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Discussion Starter #1
fact: once a politically motivated thread gets started, it ends up ugly. no matter how much interesting dialogue goes on there, it always ends up bitter.

so please, can we either stick to relevant prius topics or build a new section called "the water cooler" or something of the like.

and now for something ON topic:

since the keyless entry is a new bit of technology, I was wondering if anyone here is aware of pruis thefts.
say you're in a restaurant and you leave your keys somewhere. chances are, there aren't too many prii in the parking lot...
 

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Discussion Starter #5
I was going to make a joke about GAP/GOP insurance but it's monday and I haven't had enough coffee.
 

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I have seen a number of discussions on Prius thefts. The consensus is that it will be hard to do. First with the rolling code changes makes it difficult. Second the car needs the computer to run so you can’t hot wire one, you have to get the computer to cooperate with you. You can put it on a flat bed but you would need a new computer to install to make it run with “your fob” . You could part it out and would guess that there is some market for parts but who is going to take it apart. It would have to be someone trained by Toyota at this point. My take on this is that for the short term we are relatively safe. Chop shops don’t know how to handle them and the real market is for whole cars in any case. Don’t loose your fob, if some one gets it they could take the car. In time the crooks will get smarter as hybrids become common in all car lines.
PS the open forum/ water cooler is a good idea. I support free exchanges but they might need to have their own place.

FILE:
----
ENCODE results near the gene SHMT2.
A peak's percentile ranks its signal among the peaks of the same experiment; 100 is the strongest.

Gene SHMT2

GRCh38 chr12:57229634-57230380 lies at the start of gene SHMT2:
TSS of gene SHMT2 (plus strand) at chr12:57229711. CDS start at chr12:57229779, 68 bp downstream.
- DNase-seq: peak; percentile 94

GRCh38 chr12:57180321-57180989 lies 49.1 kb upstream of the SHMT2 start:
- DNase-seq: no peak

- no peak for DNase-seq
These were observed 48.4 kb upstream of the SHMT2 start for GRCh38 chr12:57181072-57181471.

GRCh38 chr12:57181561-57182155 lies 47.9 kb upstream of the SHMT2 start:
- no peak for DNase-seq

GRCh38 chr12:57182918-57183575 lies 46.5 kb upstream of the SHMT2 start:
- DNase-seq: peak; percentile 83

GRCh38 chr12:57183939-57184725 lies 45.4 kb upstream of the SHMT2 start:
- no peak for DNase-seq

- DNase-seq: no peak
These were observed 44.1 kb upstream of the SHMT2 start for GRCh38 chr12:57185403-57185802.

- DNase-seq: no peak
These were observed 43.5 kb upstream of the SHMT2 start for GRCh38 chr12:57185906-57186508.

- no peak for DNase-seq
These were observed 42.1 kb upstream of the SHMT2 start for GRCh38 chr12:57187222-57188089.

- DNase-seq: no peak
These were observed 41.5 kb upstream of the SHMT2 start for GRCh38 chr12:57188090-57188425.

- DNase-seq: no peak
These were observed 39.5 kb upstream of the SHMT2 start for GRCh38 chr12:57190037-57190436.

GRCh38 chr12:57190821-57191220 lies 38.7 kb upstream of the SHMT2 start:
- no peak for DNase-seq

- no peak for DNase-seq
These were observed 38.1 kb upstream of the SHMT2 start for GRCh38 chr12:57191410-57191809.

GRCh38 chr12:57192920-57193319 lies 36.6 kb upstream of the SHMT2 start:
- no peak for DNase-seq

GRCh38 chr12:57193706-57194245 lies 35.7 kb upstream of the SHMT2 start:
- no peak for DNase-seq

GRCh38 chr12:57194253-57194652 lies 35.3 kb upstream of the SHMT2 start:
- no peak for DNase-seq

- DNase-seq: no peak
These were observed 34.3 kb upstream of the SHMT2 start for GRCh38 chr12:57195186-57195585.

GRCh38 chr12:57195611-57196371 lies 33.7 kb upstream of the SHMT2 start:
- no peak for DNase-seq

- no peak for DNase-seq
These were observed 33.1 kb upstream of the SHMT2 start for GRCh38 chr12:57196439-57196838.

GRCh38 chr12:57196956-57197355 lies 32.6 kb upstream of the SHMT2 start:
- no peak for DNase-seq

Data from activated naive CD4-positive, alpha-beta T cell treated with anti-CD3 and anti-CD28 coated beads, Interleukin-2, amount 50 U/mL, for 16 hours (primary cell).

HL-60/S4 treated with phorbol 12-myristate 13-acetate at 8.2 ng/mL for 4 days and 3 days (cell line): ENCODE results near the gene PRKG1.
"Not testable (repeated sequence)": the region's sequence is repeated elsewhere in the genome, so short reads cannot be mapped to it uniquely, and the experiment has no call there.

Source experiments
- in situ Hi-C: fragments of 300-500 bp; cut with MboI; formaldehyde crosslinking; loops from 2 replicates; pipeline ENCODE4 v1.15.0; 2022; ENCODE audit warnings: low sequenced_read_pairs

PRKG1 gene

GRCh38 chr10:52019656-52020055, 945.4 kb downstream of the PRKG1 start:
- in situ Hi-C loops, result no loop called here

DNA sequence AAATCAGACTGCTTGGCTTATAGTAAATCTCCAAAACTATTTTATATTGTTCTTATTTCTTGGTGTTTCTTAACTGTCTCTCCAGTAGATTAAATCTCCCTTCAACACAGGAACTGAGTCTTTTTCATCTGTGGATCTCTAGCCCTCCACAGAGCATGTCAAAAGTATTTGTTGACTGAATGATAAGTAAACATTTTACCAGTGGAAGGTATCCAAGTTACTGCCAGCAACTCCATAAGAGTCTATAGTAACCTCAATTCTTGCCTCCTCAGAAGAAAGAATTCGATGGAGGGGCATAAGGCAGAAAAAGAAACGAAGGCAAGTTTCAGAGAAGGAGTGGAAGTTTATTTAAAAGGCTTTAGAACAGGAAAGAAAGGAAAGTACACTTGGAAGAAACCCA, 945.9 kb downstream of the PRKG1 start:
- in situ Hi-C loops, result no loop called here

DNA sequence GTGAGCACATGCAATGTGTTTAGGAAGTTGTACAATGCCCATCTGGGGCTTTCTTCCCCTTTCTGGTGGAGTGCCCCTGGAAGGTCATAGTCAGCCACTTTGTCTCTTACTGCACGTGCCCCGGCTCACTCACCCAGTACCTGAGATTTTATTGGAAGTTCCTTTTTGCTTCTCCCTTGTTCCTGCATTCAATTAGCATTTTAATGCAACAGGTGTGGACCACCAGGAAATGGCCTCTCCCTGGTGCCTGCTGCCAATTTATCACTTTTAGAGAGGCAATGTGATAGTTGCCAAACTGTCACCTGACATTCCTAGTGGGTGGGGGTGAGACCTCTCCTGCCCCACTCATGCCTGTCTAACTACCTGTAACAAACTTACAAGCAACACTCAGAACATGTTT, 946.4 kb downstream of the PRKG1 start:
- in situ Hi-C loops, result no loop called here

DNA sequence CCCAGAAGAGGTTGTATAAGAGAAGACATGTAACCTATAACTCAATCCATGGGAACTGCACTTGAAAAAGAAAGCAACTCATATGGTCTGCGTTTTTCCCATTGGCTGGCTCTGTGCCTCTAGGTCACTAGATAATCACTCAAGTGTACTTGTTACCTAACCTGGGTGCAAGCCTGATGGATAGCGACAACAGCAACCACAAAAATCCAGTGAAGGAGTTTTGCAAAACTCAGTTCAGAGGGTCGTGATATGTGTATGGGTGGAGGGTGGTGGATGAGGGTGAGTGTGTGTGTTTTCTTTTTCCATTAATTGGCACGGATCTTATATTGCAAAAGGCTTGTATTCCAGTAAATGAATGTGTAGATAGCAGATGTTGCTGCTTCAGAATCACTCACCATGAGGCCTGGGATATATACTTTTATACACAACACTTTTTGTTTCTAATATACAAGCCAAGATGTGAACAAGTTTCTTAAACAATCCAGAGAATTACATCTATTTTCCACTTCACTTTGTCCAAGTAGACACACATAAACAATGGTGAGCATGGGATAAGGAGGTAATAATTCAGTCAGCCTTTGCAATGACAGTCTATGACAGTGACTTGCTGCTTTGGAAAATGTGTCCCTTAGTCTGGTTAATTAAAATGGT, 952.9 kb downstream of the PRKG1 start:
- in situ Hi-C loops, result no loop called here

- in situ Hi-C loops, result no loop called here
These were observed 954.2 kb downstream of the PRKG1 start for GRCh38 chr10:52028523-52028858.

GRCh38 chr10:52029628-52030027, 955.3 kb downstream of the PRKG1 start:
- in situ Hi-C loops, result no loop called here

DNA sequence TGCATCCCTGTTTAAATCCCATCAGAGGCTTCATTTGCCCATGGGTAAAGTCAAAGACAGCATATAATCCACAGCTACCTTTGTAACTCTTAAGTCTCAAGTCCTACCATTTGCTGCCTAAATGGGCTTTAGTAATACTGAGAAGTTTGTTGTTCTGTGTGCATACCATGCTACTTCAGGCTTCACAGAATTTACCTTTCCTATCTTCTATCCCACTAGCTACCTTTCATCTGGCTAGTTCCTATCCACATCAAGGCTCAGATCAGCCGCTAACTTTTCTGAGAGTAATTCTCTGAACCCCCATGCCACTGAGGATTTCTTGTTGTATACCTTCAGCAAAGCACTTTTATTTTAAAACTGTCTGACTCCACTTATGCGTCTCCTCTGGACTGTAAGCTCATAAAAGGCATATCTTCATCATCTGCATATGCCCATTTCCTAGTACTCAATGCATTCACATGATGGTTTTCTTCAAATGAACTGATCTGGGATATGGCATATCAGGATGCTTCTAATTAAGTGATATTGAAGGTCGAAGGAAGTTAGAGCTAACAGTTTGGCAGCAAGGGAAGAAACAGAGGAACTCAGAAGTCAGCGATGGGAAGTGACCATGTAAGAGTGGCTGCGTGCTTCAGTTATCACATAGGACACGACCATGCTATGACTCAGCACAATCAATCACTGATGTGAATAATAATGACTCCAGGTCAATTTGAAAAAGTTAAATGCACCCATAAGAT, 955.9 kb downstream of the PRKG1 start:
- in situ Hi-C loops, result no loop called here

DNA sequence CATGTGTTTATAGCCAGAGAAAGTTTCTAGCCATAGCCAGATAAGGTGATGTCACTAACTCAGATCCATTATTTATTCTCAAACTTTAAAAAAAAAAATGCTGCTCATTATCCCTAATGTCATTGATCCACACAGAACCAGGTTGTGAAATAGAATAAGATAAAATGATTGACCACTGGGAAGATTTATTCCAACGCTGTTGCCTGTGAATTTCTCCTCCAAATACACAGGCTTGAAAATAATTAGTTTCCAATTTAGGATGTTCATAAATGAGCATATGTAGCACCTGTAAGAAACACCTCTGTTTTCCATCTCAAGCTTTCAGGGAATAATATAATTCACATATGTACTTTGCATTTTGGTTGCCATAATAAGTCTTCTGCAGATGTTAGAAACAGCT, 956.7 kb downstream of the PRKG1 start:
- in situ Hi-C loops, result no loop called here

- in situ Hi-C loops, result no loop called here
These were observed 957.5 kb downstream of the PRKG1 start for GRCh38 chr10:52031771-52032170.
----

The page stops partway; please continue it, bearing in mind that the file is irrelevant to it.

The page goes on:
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If they really want your Prius, I can think of only two ways they could drive it away under its own power:

1) Steal the key fob from you, your home, or your desk at work, and use it to drive the car away

..or..

2) Carjack you, and either drive your car away by themselves, or force you to drive with them in the passenger or back seat.

Best defense:

As always, be alert. I like to park in a way that could give me two exit paths..forward OR backward, especially when I know I'll be coming back to the car after dark and/or in a poorly lit area. When alone, I approach and enter the car as quickly as possible.

Sometimes, I won't even stop to put stuff in the trunk; I'll get right into the driver's side and dump whatever it is I have on the passenger seat without bothering to be neat about it.

I know this speed thing would be difficult if you have kids to put into the car seats.

But speed and smoothness may well be the key to your survival, especially since violent crime can happen anyplace, at any time.

And if somebody's bound and determined to take your car directly from your possession, then it would be wise to assume that there's a good liklihood that they'll have no compunction about doing harm to you or those you may be with.

Speed and smoothness may also make you a less desirable target. If you're moving aimlessly, slowly, or carelessly, you're a prime target.

Immediately upon entering, I lock the doors, power it up, and while it's booting, I release the parking brake while holding the stick so that it will go immediately into gear. THEN and only then will I buckle up. THEN and only then will I feel free to mess with the radio or nav computer.

Consider this: The car is still silent; the ICE hasn't kicked in yet, but I am ready to drive even before I buckle up. I just keep my foot on the brake until I'm ready to go.

In an emergency, all I need to do is let go of the brake, and the car starts moving (if in "D"). If I punch it, it will jump forward (or backward) silently, but very quickly. An attacker unfamiliar with hybrids would not be prepared for sudden motive power! Hey, maybe I'll get lucky and I'll run over a potential attacker's feet! :twisted:

My best chance for survival is to escape a potentially bad situation, even if I just get 40 or 50 feet away before I have to figure out what to do next (merge into traffic, go left, go right, call 911). If the car isn't started, my chances for survival are greatly diminished.

Maybe this is all overkill. It's no doubt far more than you asked for. But I share it because I believe chance favors the prepared mind. I don't know who said that first; and yes, I did plagarize it! :D